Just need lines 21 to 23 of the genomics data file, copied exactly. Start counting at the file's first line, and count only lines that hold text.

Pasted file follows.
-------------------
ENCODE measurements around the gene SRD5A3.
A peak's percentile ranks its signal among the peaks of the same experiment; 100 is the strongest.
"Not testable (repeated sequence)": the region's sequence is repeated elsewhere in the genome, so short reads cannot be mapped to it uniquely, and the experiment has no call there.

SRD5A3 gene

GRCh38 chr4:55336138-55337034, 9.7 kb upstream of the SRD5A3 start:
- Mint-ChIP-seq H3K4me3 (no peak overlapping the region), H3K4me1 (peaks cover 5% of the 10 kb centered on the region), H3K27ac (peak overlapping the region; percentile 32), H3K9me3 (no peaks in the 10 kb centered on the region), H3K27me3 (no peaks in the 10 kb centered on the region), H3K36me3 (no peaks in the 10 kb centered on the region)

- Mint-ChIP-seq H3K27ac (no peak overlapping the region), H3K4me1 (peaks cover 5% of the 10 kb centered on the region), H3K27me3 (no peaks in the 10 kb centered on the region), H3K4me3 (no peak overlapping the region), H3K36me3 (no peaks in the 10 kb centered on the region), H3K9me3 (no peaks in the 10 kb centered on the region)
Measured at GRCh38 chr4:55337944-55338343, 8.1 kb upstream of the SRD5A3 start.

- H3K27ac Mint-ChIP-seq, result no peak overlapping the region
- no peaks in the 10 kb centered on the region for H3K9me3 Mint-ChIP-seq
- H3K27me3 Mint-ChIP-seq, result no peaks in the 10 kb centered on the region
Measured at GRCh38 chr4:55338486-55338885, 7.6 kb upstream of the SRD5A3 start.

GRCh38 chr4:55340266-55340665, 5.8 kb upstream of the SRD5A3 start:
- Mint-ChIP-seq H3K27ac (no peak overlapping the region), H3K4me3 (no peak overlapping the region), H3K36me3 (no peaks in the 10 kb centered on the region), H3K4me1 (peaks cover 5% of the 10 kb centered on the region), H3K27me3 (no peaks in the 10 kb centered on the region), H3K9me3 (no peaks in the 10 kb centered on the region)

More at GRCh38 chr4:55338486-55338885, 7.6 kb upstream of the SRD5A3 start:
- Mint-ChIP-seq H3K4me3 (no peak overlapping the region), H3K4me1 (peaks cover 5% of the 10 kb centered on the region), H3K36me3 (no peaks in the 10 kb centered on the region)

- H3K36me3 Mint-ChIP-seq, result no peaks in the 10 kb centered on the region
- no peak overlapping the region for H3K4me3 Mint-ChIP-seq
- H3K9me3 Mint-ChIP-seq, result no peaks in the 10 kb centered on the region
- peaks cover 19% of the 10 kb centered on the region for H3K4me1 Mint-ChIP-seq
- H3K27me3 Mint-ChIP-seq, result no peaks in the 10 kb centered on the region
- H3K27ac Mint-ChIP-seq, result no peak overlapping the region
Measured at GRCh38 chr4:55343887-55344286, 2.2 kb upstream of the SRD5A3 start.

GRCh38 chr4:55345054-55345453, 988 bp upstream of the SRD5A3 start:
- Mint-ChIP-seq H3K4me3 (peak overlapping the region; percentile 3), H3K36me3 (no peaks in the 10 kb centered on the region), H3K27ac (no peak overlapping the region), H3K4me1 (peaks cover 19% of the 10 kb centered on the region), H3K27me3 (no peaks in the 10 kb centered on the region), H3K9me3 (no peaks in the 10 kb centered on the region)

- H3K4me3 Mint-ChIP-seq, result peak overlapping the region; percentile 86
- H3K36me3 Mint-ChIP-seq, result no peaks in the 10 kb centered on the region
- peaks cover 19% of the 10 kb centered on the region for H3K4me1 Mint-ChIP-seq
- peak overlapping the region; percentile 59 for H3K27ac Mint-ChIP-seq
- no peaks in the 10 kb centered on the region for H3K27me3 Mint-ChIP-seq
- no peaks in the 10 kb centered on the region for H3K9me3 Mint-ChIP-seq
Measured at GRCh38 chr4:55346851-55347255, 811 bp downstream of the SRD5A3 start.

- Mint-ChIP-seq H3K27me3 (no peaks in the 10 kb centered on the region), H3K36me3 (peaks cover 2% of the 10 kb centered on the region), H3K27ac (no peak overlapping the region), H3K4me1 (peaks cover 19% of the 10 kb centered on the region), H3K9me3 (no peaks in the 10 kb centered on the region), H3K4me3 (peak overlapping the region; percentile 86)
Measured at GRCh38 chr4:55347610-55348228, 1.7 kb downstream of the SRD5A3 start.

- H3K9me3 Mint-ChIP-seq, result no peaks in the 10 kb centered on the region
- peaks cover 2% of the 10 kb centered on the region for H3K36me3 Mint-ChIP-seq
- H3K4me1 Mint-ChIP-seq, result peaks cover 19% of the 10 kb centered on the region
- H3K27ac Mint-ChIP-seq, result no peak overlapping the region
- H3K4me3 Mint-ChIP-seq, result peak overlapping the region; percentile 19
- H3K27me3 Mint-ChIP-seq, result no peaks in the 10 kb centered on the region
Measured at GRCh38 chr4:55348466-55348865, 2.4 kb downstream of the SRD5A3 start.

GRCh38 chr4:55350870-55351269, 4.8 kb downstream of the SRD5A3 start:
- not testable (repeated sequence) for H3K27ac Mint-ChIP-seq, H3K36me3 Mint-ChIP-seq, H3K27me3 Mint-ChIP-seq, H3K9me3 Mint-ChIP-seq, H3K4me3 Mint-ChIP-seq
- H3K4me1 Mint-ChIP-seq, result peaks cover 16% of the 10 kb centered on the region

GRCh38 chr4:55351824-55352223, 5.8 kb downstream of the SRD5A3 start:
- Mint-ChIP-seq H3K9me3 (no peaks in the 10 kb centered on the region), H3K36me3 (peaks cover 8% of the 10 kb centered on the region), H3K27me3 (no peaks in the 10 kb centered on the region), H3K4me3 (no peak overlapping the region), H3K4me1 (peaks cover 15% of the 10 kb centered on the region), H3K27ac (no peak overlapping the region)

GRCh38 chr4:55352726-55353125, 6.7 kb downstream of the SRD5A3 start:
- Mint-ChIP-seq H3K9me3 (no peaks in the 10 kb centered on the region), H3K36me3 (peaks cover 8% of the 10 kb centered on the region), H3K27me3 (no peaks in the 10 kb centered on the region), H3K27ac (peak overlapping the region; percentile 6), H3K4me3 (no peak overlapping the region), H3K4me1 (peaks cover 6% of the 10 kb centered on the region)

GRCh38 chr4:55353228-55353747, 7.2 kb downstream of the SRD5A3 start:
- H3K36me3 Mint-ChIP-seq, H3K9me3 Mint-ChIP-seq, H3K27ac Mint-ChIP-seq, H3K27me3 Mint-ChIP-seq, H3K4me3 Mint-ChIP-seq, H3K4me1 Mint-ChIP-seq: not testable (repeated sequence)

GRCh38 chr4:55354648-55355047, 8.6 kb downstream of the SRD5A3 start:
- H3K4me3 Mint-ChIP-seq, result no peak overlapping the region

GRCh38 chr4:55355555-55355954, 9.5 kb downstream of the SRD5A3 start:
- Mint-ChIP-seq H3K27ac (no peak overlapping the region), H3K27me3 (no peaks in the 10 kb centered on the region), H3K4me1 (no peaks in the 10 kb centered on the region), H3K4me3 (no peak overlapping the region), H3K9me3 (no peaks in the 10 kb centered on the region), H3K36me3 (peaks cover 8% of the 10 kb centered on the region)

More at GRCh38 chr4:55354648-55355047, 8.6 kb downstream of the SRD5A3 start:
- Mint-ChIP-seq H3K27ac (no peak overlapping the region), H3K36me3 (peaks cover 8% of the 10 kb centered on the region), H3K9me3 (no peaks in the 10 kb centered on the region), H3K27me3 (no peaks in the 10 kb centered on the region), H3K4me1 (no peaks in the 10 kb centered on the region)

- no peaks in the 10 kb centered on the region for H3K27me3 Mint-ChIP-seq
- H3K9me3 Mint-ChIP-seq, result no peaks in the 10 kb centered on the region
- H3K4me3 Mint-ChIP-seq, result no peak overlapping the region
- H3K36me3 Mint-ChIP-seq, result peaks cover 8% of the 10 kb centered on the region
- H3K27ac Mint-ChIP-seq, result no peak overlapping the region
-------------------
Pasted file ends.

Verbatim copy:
- H3K27me3 Mint-ChIP-seq, result no peaks in the 10 kb centered on the region
- H3K27ac Mint-ChIP-seq, result no peak overlapping the region
Measured at GRCh38 chr4:55343887-55344286, 2.2 kb upstream of the SRD5A3 start.